There were similar sounding propositions with the Minimum Wage introduced by New Labour – you know those heathens, who were the most successful Labour Party EVER in winning three consecutive General Elections – in 1999. If you legislate against unpaid internships, something will have to be done too change the norm.

I’m sure that there will still exist many malpractices and the law will be able to be abused in certain ways, but not overwhelmingly and it would set a president. Now, it is almost as if some intrinsic morality is being eroded. Years ago, I did some voluntary work at a local multiple sclerosis charity shop. This was unpaid and I justified in to myself upon it being in an actual charity shop. Yet my Nanna (my Nan was referenced in my last blog!) seemed to find this incredulous. That is the idea that anybody could ever be expected to work for free. The more that I’ve thought about it, the more that I see this as sage wisdom representing the way that things should actually operate: we should all be paid for any time that we give-up. They may say and I know that I am guilty of it myself with supposed ‘publicity work’, that the reward is where the work may take you in the future.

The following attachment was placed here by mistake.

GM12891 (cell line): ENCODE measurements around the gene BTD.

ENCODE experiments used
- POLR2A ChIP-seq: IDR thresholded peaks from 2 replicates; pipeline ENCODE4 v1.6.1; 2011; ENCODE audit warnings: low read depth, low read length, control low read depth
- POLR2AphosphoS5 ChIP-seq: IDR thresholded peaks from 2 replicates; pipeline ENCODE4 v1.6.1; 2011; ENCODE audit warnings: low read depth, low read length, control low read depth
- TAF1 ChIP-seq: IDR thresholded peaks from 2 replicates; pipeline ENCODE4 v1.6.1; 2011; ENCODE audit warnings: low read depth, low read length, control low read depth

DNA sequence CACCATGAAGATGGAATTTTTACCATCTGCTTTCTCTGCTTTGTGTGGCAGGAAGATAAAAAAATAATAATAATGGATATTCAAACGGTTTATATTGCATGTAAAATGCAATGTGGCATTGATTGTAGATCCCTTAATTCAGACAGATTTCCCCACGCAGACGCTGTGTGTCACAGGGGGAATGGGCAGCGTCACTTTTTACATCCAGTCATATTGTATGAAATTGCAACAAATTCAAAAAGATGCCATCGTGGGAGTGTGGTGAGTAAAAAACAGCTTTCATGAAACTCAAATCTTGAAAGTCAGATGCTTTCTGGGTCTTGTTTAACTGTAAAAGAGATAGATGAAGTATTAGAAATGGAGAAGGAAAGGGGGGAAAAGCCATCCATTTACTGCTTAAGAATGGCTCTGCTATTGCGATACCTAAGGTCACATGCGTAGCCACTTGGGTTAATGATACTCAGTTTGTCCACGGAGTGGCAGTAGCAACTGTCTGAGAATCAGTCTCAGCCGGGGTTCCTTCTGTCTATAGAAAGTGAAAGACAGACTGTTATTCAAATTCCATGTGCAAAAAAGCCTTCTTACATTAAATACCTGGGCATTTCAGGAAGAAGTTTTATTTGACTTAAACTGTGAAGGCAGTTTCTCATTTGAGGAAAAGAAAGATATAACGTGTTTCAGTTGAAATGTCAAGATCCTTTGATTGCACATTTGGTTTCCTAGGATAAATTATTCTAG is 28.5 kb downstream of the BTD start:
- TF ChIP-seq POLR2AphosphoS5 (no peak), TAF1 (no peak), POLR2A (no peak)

Unpaid internships are a complete farce. Volunteering is great, in the capacity of actually of actually wanting to give something. If somebody is above the working age or signs a self-composed disclaimer from wishing to receive payment, then allowances could be made. Otherwise everybody who offers services should be financially rewarded in an equal way to any other worker.